An intense start to the first day of Osheaga in Montreal’s scenic and sunshiney Parc Jean-Drapeau came via locals Majical Cloudz, who lined six of their friends on the Verte stage during a melancholic performance. Quebec City’s Ponctuation rocked the Francofans on the small Arbres stage next door, then it was back to Verte to catch up with Guards‘ Kaylie Church before their awesome set. Then Daughter’s Elena Tonra beamed a proud, still-shy smile in front of thousands of excitable fans on one of the two main stages, seemingly surprised by the outpouring of love in Montreal. Alt-J followed, their harmonies and note-perfect recreations of the songs on their debut impressed newbies, and were as consistent as the other 3 gigs I’ve seen of them this past year.
Then it was back to the Arbres, to listen to a bit of The Head and the Heart before having a chat with Palma Violets‘ Sam Fryer and Chilli Jesson, who was suitably “refreshed”. “Did you see the piece I did on you about the Vancouver show?” I asked. “Of course, I did,” he said, grinning. “Why else would I be talking to you?” The London band then played a sloppy but enormous set on the little stage, with Jesson drunkenly bounding about, jumping into the grassy pit, grinning like a loon, pointing his guitar like a gun and getting the and curious group gathered to raise their hands to the sky. Meanwhile, over on Montagne, Ellie Goulding was instructing a field full of frothing pop fans on the fact that she needed their love. They seemed to give it.
Somewhat twee but rather quite enjoyable, Vampire Weekend took over the largest stage, Rivière, and started with “Diane Young”, ending 14 upbeat songs later with “Walcott” – appeasing the preppy pretty kids who’d brought signs and stayed all day hoping to get close to Ezra and Co. After the Vampires rose Phoenix, who played their by-numbers, pop anthems with Thomas Mars getting close and personal with the first few rows. Reliable festival pleasers, those Parisians.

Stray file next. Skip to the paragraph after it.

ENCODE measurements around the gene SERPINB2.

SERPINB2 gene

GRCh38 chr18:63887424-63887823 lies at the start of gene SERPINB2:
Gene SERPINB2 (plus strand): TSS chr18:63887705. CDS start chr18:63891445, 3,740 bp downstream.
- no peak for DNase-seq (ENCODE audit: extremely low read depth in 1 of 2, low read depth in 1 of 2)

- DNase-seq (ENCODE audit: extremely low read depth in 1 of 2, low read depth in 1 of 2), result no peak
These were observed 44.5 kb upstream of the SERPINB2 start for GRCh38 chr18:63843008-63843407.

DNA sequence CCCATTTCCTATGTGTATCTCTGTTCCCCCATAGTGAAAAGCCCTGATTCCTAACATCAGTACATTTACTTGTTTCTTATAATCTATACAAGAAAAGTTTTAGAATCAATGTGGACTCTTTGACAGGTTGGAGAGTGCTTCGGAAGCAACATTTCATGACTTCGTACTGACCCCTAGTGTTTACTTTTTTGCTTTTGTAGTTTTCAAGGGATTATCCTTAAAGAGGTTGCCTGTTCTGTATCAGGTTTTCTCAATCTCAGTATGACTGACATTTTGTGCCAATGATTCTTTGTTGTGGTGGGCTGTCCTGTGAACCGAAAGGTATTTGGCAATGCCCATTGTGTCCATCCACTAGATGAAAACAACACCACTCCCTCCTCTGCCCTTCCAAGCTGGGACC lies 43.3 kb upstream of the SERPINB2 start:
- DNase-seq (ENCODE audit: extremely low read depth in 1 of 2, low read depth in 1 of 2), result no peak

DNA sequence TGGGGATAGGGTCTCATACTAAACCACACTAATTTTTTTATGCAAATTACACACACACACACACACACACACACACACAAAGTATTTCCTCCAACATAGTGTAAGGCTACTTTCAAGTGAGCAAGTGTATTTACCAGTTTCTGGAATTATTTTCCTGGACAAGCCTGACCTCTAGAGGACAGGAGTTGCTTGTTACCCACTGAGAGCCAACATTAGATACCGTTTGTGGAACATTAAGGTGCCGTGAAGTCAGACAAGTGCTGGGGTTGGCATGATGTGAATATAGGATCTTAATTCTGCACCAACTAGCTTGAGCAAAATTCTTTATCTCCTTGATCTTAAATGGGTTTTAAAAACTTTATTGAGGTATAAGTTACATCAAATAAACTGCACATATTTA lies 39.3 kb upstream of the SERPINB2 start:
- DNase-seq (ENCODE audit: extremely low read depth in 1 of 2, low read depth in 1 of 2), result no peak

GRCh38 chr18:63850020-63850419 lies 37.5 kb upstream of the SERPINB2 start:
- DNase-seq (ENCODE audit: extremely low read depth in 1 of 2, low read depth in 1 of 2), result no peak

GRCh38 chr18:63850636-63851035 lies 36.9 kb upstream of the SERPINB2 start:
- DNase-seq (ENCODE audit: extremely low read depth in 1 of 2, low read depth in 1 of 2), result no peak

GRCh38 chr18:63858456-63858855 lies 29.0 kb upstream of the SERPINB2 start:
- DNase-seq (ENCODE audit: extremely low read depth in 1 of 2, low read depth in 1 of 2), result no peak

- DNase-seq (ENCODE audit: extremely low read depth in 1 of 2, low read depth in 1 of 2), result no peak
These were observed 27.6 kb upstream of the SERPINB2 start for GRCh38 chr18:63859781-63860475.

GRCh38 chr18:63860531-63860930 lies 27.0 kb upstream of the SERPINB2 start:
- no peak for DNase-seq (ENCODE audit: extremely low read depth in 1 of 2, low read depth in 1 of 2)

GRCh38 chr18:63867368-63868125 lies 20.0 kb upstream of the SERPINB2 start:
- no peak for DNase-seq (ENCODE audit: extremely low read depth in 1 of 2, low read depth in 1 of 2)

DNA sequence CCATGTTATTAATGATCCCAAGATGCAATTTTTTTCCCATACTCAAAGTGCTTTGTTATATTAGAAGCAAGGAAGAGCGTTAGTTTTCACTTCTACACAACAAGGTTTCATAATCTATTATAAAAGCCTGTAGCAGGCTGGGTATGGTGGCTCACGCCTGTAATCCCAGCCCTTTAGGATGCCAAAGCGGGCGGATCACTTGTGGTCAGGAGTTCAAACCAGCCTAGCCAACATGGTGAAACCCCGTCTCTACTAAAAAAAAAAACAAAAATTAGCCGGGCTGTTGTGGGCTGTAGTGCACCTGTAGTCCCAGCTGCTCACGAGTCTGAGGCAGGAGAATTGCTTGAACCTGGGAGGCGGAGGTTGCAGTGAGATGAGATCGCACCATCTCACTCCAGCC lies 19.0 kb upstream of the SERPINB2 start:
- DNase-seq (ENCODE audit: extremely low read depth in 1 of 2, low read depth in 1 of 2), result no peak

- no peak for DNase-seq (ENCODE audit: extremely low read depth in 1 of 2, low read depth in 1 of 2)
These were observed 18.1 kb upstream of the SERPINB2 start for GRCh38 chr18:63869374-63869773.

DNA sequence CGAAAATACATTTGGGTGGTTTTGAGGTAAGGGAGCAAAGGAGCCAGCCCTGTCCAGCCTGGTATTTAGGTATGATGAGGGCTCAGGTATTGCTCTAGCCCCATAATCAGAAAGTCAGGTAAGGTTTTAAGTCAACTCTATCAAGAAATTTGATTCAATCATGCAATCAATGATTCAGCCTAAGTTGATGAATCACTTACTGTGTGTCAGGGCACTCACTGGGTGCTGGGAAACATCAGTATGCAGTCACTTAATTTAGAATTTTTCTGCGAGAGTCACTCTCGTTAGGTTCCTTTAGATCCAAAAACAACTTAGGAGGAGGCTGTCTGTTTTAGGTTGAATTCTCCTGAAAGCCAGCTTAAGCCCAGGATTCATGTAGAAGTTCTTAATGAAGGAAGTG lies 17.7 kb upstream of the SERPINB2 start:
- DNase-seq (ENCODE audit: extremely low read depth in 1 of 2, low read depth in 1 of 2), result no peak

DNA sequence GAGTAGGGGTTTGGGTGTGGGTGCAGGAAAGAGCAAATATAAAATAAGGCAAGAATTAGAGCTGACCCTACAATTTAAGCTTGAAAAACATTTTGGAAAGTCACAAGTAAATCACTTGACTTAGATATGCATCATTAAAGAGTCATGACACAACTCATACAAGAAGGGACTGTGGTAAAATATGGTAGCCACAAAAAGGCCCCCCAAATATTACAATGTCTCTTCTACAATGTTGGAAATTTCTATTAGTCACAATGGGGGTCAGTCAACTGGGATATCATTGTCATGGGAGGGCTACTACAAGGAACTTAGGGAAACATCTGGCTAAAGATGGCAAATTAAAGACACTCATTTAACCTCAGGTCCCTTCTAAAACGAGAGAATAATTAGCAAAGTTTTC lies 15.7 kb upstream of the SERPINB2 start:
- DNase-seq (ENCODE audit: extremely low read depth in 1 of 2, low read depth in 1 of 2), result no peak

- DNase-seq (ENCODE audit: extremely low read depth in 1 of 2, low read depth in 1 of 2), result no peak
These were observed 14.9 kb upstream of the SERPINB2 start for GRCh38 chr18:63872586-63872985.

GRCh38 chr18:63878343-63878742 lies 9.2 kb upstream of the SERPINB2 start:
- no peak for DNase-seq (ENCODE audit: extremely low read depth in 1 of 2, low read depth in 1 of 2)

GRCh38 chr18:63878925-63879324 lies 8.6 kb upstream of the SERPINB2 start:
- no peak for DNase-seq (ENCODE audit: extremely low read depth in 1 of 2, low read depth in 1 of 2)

But all this, all this wealth of alt and pop and sunshine and beer and food truck food was leading up to a rare event: the return of goth-rock legends The Cure to Canada for the first time in 5 years. Robert Smith – looking like a crazy old cat lady wearing a sparkling hoodie with his head of hair clumped and ratted – still managed to put, oh, 90% of the day’s lineup to shame from the moment he opened his mouth and his songs’ minor chords spilled across the night.
“‘I think it’s dark and it looks like rain, you said”, he sang to start “Plainsong” and thousands of us goths swooned. And while some of the pop kids looked quizzically at each other before heading home early, the Cure filled acres of sky with songs refined over so much history. The 29-track list ran through everything from uglygreat “Banafishbones” and “One Hundred Years” through “Disintegration”, “Lovesong”, “Fascination Street”, to all the poppier hits (“Lovecats”, “Close to Me” “Hot Hot Hot” “Why Can’t I Be You? “Boys Don’t Cry” et al) primarily wedged into a seven-song encore. And while the band were literally swarmed by locust-y bugs (“If I were a spider-man, I’d be having a fucking ball up here” Smith joked before “Lullaby”), even those somehow seemed fitting. It was like the dead had arisen, reanimated to perform a soundtrack of some of our lives . Which is exactly what you want from a festival, right? Maybe not, said everyone who was there for Ellie Goulding or Two Door Cinema Club.
But for those 29 moments, nobody else on that field mattered. This was Cure gig number 10 in my lifetime, and it was perfect. \m/
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